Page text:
He's the elite rugby star you’ve probably never heard of, but Lachlan Coote is about to achieve what no Scotsman has managed to do in nearly two decades…be picked for a Lions team.

Not since Tom Smith in 2001 has a touring test kicked off with the Saltire represented on the field.

But, against the odds, it’s the 13-a-side code that is bucking the trend.

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When Great Britain’s rugby league Lions take on Tonga in Waikato, New Zealand, this morning, the first name on the team sheet is expected to be Coote’s.

League’s seed has always fallen on stony ground north of the border and the sport has made little headway even though it offers the sort of relentless biff, swagger and occasional simmering on-field violence that has thrilled derby-day football crowds for a century and made folk heroes of the likes of Duncan Ferguson, Dave Mackay and Scott Brown.

So with little in the way of a traditional presence to lean on, it will come as little surprise then that this Lion Rampant comes with a marked Sydney accent and a Glaswegian gran.

Coote was a world and Australian club champion with North Queensland Cowboys and he’s just picked up a Super League title with St Helens.

He is a one of a whole generation of classy Aussie full-backs to never wear the green-and-gold because of the longevity of living League legend Billy Slater.

But to accuse him of being a Mock Jock or Plastic Pom is to miss the point.

Patriotism burns with different flames and for 29-year-old Coote, moving to the UK, playing for Scotland and now Great Britain is about filling in the gaps in his own family’s remarkable back-story and expressing a heritage he feels deep within.

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Indeed, there may be people reading this article now who have no idea that they are long-lost cousins and his roots are clearly an uncomfortable topic of conversation.

Speaking ahead of today’s match, Coote’s not even sure that his gran knows he is proudly pulling on the shirt of her homeland.

He revealed: “All I know is she was born in Glasgow, left when she was 17 on a boat and remained in Queensland since then.

“I don’t have much to do with Grandma. She’s part of a religion that don’t believe in technology so they don’t have a TV in the house and they don’t listen to radio either.

“We met a little bit. We used to do trips to Queensland but since we got kicked out of the religion we weren’t allowed to have much to do with them so that’s why I don’t know much of the history.

“I always knew she was from Scotland but that’s as far as it went, but that was the whole reasoning behind putting my hand up for the Scotland team because I wanted to know a bit about my heritage and be a part of what she was brought up with.”

Coote – along with wife Laura and their children Bailey, 5, and Mia, 1 - swapped hemispheres for Lancashire a year ago to join Saints where he’s been a prolific goalkicker and influential pivot, joining the line to devastating effect.

And he’s become an instant fans’ favourite in the town with his own terrace song based on the Oasis song, She’s Electric.

But moving to England afforded him the chance to head further north too.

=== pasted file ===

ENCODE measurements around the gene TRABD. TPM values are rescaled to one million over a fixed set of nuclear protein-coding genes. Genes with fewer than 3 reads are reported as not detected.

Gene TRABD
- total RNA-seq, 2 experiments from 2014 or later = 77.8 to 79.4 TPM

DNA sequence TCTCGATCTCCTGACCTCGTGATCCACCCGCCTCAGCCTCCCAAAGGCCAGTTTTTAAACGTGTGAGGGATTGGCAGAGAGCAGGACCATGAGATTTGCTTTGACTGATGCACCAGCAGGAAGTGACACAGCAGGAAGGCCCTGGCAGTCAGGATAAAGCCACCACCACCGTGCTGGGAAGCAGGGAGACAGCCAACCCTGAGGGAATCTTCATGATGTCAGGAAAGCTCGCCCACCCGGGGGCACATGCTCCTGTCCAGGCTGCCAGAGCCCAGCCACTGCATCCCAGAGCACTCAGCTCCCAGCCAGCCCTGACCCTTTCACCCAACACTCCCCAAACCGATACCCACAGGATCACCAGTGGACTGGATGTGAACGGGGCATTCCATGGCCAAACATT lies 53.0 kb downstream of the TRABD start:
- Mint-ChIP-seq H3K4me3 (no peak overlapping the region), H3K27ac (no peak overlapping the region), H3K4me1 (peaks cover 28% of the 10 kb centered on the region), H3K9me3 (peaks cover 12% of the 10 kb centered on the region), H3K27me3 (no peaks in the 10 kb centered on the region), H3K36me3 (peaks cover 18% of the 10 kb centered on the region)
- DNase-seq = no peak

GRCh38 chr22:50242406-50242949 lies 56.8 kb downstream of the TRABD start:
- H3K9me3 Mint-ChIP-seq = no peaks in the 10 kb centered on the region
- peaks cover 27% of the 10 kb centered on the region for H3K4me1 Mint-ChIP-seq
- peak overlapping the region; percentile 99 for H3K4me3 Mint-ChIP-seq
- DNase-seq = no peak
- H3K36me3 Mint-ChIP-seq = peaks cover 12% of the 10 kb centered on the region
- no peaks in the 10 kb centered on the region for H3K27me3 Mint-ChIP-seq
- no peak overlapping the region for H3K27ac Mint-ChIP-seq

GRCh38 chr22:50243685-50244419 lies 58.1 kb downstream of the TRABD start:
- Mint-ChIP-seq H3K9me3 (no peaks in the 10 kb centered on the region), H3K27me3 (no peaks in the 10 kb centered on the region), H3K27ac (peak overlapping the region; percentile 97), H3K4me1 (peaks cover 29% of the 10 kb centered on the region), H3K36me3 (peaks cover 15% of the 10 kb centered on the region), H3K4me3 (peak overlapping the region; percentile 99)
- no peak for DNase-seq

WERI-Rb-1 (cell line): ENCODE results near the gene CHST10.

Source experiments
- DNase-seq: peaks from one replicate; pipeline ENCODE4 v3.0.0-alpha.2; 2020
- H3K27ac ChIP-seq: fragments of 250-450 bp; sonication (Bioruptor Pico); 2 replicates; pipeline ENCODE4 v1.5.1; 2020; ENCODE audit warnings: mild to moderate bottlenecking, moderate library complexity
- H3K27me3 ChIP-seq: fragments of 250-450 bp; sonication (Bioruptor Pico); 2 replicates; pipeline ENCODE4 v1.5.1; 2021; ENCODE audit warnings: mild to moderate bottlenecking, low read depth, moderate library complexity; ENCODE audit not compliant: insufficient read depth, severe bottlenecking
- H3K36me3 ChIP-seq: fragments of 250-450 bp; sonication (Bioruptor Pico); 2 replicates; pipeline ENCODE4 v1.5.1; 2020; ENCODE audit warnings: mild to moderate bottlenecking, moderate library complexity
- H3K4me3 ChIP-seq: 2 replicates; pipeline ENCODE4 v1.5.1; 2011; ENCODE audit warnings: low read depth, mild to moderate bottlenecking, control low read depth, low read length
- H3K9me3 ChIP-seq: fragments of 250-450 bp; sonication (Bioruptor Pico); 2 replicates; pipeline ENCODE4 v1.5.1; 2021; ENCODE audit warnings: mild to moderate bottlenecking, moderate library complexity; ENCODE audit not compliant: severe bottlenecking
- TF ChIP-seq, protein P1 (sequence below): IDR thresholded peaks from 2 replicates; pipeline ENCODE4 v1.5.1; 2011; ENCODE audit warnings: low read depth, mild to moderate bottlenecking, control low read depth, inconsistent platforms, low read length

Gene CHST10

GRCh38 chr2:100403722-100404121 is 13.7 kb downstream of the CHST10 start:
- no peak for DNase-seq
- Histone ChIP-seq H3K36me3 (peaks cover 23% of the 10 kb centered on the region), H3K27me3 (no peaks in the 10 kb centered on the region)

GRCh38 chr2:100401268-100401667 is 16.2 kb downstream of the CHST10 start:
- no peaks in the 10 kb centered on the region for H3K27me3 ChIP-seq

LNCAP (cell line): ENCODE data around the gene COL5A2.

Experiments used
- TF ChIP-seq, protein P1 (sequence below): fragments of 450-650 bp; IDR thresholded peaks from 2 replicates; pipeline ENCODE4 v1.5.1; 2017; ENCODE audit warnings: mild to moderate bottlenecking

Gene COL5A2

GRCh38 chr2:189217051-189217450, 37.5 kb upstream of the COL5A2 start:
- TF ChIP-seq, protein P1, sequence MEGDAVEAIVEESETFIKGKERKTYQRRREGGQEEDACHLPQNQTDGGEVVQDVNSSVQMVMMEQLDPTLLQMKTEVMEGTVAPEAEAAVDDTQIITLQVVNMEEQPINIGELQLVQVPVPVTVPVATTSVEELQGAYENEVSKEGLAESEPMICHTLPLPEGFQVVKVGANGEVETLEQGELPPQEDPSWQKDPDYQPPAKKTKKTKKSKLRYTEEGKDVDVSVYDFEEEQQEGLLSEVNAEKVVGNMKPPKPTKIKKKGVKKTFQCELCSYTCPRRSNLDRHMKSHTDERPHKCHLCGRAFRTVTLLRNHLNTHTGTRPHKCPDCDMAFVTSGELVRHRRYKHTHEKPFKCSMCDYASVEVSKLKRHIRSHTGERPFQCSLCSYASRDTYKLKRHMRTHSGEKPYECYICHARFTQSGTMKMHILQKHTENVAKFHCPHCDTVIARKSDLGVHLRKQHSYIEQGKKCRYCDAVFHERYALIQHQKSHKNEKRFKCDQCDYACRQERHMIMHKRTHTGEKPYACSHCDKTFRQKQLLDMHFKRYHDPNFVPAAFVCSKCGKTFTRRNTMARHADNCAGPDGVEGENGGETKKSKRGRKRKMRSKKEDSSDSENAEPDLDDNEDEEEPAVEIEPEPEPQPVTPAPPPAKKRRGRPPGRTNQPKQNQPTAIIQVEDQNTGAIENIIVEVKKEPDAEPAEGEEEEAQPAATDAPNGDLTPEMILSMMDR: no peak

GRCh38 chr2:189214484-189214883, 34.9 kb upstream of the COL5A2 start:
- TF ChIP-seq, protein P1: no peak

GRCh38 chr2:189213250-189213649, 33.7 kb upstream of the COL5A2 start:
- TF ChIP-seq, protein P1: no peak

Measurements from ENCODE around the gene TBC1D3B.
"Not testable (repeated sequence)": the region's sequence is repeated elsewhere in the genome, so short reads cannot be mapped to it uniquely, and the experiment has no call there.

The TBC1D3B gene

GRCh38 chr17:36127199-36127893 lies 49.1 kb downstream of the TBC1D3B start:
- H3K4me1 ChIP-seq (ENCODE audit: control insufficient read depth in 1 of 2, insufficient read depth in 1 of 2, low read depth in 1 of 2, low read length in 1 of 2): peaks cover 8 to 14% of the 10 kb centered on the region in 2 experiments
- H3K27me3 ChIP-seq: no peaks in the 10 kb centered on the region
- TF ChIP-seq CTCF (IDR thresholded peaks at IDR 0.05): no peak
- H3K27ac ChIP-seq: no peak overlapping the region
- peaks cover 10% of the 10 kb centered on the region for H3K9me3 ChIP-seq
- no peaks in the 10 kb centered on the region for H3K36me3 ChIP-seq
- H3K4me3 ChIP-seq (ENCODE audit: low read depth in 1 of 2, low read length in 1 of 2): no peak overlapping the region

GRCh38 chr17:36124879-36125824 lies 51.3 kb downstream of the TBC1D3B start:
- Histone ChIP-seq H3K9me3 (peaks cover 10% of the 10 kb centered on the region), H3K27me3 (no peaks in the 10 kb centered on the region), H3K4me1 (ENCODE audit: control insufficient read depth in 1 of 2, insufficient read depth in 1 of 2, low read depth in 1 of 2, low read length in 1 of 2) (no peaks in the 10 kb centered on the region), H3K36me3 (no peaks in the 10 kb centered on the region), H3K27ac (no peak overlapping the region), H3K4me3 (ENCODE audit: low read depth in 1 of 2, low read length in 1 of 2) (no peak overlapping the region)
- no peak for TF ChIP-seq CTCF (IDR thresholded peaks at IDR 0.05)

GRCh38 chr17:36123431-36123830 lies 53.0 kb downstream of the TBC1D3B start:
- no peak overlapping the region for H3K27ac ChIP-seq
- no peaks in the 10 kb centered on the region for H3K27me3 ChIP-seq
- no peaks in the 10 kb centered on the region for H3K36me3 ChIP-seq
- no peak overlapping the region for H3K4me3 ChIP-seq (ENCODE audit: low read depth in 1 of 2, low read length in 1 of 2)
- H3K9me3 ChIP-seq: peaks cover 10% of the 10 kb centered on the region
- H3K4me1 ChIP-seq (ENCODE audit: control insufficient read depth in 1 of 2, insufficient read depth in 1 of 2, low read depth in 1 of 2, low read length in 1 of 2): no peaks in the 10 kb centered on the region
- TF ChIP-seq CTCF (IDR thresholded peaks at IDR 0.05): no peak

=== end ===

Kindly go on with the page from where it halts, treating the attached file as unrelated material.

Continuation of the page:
He said: “We had New Year in Edinburgh and stayed there for a week. We love it up there.

“I tried to do a bit of family tree research when I was on tour with the Scotland team as we had a week in Edinburgh, but I couldn’t get far. The name is McDonald. I looked for our tartan too.”

Coote made his Scotland debut in 2016, playing in all three tests in a Four Nations tournament which included Australia and England.

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The 18-18 draw against a bedraggled New Zealand side visibly homesick in sideways rain on a filthy night in Cumbria remains the nation’s best ever result – and Coote’s fondest memory of wearing the thistle.

“It was freezing cold, windy. New Zealand didn’t really want to be there,” he laughs. “They thought it was going to be an easy game. It was like we won the Four Nations the way we carried on in the sheds after. It was a great feeling.

“It is a good thing having a Scottish member in the Great Britain side. I’m flying the flag for the Scots and hopefully I can do them proud.”

Coote is 6/1 third favourite with McBookie.com to top the Lions’ try charts on their four-test tour of New Zealand and Papua New Guinea, but with a trusty boot too, he’s 2/1 to be highest point-scorer.

McBookie spokesman Paul Petrie said: “Lachlan Coote is our man from down there up here and now back down there again.

“It’s confusing, but when you have one of the best players in the world insisting he’s Scottish, I think we should just all sit back and enjoy the spectacle. Best of luck to Lachlan and the Lions.”

The irony is that Coote’s success means Scotland will go into their own World Cup 2021 qualifier against Serbia at Lochinch, Glasgow, this afternoon short of their star turn though still 1/5 red-hot favourites.

Scotland has only had two previous native-born RL Lions tourists: Ayrshire-born prop Hugh Waddell was part of the 1988 trip to Australia while cross-code international Alan Tait followed in 1990 to PNG and NZ.

Tait then returned to union and scored a famous try in the British & Irish Lions’ First Test victory in South Africa in 1997.

No Scots played in the tests on the last RU tour in 2017 while Richie Gray had a lone sub appearance in 2013 in Australia.